One Person, No Vote

Anger, hurt, heartbreak, disgust, and disappointment were just a few of the emotions felt by book group members while reading Carol Anderson’s One Person, No Vote. Many group members shared that reading about the violence that African Americans endured while attempting to exercise their right to vote was especially difficult. Everyone was aware that voter suppression was (and still is) a major cause for concern, but some were not aware of the lengths that government officials were willing to go to that would ensure that votes by minorities would not be cast. For example, Anderson recalls accounts of the intimidation tactics used that included unlawful arrests, threats of physical violence, and even murder to prevent African Americans from voting.

This year, we partnered again with VCU and their Common Book Program. Each year VCU Freshmen are required to read the ‘common book’ and participate in the associated class. Books are selected based on prevalent social issues. Toward the end of the semester the author visits campus and holds a campus wide discussion. Starting 4 years ago, we partnered with VCU’s Common Book Program. VCU donates many books to us to do book groups with participants and they coordinate the author to speak to our Lifers. The first 2 years of the partnership, we were only in the jail, so we had the book group with the 150 inmates in the program in the jail. This included “Just Mercy” by Bryan Stevenson and then “Dreamland” by Sam Quinoes – both visited the jail and presented to the men and women in the REAL Program.

Last year, we participated through the Center. The book was “Evicted.” This year’s book is “One Person, One Vote” by Carol Anderson.

Our two summer interns, Gabrielle from Regent University and Bri from VCU, lead the book group for male Lifers in our houses.

Today, disenfranchisement efforts are more subtle. Although the physical abuse to suppress votes has ended, policies have been put in place that have the same result. Requiring specific forms of identification, purging votes, and changing the rules without informing the population about the changes in those rules, eliminating polling stations, and changing polling station hours have all been just as successful at suppressing the minority vote as the overt physical abuse.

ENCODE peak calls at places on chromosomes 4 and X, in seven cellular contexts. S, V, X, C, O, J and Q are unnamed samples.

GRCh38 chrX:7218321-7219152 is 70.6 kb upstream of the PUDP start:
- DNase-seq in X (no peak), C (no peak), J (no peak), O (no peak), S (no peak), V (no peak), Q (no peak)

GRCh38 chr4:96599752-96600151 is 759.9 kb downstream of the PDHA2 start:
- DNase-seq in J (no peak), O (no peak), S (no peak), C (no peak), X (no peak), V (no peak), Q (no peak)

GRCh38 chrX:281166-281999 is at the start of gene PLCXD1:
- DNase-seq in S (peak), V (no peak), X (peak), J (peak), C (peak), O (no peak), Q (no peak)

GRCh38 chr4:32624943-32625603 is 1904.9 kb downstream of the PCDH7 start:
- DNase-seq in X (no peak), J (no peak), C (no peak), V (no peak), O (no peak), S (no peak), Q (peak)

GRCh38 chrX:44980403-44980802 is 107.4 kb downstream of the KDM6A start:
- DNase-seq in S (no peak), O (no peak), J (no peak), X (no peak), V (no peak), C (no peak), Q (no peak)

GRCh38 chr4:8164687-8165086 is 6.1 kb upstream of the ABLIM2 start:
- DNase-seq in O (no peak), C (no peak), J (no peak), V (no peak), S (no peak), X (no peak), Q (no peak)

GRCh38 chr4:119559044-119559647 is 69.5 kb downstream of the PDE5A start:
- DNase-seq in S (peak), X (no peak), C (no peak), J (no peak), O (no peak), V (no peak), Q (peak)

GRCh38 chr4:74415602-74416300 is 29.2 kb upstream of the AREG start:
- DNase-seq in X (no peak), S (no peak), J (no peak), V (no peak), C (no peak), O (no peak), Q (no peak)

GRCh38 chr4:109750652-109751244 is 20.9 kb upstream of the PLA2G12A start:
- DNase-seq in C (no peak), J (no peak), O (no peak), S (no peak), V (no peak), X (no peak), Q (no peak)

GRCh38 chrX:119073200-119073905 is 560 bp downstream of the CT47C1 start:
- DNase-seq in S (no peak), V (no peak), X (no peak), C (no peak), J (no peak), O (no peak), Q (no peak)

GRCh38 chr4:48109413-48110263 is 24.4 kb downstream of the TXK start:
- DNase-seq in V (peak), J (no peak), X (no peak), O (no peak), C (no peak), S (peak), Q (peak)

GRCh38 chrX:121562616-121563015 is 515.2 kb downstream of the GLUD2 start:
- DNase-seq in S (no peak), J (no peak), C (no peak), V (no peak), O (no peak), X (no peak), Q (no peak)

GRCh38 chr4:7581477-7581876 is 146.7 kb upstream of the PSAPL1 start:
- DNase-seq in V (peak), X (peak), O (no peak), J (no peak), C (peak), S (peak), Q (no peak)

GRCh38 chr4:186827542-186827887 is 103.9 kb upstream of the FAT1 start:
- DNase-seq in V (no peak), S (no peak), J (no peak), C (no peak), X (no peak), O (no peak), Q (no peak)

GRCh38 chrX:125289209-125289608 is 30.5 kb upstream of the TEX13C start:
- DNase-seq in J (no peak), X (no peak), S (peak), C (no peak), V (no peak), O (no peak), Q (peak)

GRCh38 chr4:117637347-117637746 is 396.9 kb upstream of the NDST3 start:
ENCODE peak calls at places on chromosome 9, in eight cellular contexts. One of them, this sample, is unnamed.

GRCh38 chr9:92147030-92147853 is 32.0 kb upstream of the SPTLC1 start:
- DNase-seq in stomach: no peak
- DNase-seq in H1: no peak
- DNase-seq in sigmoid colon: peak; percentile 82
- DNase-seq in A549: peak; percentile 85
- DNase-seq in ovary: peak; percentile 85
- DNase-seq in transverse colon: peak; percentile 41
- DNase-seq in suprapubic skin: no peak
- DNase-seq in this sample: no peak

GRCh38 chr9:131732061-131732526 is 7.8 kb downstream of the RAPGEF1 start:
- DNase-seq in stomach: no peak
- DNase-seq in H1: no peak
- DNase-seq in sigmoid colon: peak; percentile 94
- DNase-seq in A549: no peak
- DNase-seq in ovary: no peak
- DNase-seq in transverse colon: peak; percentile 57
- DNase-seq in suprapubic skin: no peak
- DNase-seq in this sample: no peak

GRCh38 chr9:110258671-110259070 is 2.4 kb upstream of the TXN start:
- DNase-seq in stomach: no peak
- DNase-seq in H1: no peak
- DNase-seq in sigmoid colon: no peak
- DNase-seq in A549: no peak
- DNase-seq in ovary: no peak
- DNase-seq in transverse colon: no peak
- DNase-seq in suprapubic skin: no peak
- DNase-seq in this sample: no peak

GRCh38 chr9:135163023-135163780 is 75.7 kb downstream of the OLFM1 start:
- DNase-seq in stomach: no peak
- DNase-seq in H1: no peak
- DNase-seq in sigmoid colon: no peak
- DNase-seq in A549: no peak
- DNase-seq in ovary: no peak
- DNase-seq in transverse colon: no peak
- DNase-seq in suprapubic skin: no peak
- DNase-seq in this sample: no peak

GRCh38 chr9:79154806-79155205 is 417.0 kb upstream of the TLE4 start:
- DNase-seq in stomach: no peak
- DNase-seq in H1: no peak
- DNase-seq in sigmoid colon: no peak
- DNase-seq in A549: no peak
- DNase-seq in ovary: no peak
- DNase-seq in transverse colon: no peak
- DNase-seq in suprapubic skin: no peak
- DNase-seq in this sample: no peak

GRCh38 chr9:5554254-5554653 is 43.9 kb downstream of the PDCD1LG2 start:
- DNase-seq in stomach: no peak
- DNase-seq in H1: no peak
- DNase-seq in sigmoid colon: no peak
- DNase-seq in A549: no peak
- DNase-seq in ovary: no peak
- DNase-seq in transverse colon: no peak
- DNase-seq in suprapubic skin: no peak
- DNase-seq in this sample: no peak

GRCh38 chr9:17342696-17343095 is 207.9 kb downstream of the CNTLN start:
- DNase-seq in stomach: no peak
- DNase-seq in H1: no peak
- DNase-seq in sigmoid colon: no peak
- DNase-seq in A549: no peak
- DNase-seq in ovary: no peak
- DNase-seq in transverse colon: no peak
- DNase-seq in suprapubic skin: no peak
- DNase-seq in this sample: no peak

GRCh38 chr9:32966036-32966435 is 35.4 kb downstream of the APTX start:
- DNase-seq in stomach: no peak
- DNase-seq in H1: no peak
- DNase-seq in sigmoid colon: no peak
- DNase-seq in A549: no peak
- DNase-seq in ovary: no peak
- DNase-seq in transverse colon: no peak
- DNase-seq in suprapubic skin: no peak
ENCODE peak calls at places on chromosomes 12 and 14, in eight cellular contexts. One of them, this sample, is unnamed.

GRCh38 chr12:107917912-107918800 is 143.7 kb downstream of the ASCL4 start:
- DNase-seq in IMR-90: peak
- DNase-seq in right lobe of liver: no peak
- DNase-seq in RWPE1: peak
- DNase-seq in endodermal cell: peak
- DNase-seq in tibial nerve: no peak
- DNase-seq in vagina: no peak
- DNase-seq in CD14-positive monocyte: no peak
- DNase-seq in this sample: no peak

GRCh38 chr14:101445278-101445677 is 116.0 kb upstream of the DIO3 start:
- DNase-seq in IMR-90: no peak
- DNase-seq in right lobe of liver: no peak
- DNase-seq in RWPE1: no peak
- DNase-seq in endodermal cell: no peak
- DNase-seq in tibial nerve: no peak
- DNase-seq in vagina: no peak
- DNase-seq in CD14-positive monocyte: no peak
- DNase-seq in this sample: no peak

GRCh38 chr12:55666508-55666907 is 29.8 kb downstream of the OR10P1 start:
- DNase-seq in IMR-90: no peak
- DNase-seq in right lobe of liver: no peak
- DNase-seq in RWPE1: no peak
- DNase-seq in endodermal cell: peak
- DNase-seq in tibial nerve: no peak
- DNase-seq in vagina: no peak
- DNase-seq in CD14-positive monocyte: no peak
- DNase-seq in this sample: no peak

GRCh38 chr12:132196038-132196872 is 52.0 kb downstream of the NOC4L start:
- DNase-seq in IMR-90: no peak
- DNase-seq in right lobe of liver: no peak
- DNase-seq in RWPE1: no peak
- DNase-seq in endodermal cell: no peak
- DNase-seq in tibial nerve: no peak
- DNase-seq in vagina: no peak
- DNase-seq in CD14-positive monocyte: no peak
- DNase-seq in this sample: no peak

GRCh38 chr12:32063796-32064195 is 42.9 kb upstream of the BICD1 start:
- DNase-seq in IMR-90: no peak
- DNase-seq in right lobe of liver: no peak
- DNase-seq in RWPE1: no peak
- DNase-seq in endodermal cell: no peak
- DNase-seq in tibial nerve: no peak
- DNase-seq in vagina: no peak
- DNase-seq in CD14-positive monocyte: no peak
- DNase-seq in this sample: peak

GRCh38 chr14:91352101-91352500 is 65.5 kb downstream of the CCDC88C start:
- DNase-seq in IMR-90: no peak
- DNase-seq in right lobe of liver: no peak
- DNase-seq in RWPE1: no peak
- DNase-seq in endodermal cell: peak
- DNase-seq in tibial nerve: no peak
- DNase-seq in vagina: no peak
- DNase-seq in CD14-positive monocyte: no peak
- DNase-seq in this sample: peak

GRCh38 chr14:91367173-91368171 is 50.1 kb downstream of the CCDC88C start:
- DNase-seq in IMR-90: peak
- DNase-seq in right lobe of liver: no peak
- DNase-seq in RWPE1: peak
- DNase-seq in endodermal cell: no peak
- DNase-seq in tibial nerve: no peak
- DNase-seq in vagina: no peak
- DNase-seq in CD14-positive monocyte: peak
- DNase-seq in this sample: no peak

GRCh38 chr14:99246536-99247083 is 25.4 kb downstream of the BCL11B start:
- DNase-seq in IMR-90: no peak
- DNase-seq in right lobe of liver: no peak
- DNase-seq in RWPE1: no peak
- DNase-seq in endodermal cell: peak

Throughout One Person, No Vote, numerous individuals described African Americans as being lazy and ignorant. Book group members believed that the actions of the African American community during Alabama’s Senate race in 2017 alone should be enough to dispel that belief. Anderson described in detail the efforts of various organizations that worked together to not only aid eligible individuals with registering to vote, but also worked together to provide transportation for voters to and from the polls. Because of their collective efforts and determination, Doug Jones defeated Roy Moore.

Although the main theme of One Person, No Vote is the negative impact that voter suppression has had (and continues to have) on democracy, the book group identified an additional theme: the resilience of the African American community. Even if the face of extreme opposition and oppression, the African American community has continuously refused to give up or give in.

What will it take to end the disenfranchisement of minorities? The book group did not know exactly. However, everyone agreed that something drastic must happen in order to enact change. One group member felt that the government will not make these changes on its own; the group member believed that the continued actions of the population that challenges the biased policies will ultimately force the government’s hand. Another group member shared that integrity is not only necessary among government officials and others who hold seats of power; integrity must be found even in those who are working at the polling stations. Until integrity outweighs greed and corruption, the injustice will continue.